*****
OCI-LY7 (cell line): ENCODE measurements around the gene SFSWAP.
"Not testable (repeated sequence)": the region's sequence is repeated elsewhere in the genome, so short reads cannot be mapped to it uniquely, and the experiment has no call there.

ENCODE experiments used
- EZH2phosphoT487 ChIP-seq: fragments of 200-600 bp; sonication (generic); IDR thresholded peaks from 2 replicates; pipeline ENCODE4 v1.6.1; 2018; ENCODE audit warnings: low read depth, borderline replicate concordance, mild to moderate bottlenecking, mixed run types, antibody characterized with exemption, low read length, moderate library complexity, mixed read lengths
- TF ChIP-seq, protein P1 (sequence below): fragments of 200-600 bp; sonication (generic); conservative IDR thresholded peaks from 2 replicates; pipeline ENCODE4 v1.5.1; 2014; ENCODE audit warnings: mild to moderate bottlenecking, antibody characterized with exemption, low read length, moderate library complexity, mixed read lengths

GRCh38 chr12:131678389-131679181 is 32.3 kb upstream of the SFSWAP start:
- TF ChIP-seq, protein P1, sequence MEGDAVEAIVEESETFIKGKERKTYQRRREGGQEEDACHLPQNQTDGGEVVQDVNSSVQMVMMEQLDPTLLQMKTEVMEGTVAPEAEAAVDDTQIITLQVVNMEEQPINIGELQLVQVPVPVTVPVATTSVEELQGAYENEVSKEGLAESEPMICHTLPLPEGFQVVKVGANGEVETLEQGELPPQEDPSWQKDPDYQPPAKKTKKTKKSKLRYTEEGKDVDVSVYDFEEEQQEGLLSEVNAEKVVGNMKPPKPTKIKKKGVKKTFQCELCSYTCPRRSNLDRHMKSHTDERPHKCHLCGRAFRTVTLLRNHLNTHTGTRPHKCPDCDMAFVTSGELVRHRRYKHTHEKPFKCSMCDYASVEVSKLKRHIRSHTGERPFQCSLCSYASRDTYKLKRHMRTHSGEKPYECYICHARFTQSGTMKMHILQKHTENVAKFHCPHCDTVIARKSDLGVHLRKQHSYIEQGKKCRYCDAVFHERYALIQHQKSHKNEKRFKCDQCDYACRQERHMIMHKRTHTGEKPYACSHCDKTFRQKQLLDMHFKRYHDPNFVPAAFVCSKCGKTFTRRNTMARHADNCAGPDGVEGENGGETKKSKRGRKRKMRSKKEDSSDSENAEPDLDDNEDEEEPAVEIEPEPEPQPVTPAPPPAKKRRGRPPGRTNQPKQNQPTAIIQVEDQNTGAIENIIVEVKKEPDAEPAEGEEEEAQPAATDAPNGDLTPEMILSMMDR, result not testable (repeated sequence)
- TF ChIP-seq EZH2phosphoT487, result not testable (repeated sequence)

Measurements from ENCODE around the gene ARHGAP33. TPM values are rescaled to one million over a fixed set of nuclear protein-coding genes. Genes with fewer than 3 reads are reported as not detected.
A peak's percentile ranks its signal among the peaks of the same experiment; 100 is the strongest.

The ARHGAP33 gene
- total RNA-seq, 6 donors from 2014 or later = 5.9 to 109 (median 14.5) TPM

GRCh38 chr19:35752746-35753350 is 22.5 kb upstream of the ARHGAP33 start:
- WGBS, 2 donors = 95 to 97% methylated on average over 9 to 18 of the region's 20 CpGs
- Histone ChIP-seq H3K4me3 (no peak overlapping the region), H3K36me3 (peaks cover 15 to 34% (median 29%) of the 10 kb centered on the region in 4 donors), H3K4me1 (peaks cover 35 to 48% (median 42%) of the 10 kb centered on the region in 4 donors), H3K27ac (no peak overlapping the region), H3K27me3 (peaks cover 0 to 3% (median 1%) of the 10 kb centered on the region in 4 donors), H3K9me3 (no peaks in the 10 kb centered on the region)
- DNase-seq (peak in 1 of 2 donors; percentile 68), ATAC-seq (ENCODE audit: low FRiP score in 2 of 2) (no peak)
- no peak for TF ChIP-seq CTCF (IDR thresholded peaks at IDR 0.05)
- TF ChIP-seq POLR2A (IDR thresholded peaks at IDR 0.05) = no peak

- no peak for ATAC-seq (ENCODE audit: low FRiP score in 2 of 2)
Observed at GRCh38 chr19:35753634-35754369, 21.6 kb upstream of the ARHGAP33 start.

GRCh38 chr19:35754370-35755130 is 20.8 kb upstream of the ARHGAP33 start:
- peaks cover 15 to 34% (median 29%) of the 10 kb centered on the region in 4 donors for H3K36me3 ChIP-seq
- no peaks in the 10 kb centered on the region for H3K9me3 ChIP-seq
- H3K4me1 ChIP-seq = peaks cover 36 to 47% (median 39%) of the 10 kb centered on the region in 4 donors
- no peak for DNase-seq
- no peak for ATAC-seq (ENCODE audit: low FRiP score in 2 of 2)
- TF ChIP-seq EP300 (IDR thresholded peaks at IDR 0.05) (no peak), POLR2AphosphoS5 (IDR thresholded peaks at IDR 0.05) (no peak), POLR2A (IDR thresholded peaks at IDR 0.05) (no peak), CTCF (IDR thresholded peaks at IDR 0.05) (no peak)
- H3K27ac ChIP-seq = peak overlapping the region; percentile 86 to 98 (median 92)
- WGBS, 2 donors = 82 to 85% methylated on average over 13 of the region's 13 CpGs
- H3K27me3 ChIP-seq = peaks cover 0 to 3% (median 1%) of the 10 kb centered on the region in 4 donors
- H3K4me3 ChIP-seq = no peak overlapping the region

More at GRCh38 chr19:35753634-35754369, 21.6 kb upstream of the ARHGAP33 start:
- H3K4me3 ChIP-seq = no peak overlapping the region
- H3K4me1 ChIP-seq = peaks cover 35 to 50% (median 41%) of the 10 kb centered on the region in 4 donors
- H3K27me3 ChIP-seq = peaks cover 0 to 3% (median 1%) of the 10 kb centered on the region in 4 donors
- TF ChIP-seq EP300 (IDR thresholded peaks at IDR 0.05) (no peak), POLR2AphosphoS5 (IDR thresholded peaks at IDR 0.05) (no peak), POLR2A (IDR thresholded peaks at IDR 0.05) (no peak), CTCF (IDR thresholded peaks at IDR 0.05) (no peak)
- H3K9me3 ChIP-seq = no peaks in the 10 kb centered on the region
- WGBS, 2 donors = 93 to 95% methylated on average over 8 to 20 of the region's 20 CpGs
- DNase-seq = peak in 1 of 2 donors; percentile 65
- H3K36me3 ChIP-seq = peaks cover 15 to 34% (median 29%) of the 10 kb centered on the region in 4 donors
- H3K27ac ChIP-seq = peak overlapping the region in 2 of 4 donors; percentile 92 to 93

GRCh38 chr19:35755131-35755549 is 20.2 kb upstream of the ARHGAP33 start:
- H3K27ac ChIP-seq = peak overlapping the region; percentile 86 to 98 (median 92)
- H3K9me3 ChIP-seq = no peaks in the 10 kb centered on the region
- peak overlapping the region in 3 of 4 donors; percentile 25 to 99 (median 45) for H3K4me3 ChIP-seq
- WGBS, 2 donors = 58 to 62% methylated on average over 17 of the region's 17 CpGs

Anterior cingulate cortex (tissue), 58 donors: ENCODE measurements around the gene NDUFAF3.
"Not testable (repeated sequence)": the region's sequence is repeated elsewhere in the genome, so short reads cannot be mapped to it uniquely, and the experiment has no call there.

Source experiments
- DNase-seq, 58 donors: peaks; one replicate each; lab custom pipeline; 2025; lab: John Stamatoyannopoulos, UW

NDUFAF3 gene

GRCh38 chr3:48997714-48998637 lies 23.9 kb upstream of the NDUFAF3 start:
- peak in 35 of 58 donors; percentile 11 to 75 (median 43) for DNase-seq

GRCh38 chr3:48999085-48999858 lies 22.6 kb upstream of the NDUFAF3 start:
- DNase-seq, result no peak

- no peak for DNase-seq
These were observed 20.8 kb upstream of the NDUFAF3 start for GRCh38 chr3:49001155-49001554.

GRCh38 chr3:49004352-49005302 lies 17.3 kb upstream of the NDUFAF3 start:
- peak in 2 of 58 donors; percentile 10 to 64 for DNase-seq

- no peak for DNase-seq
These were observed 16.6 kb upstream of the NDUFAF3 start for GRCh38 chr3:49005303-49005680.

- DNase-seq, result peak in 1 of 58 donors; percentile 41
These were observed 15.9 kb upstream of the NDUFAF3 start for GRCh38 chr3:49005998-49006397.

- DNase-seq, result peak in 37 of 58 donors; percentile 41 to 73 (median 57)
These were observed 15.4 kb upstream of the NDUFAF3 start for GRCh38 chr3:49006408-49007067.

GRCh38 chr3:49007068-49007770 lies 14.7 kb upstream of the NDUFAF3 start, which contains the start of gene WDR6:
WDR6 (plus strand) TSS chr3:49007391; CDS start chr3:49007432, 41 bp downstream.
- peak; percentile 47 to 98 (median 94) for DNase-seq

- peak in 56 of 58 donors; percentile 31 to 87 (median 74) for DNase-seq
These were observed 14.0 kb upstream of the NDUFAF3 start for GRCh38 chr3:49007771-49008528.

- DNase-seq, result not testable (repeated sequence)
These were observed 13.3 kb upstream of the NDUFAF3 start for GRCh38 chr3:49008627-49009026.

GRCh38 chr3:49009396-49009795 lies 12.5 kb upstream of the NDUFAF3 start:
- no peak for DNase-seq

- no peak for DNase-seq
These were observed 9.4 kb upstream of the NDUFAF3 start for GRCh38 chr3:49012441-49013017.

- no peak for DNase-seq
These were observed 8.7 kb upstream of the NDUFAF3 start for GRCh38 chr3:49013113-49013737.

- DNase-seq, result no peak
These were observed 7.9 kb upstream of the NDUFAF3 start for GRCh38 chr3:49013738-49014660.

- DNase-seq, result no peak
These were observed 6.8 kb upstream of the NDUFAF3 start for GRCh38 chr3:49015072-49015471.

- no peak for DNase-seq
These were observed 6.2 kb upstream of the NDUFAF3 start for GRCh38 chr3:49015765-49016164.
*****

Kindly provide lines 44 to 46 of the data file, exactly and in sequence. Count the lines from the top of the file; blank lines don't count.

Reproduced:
- H3K9me3 ChIP-seq = no peaks in the 10 kb centered on the region
- peak overlapping the region in 3 of 4 donors; percentile 25 to 99 (median 45) for H3K4me3 ChIP-seq
- WGBS, 2 donors = 58 to 62% methylated on average over 17 of the region's 17 CpGs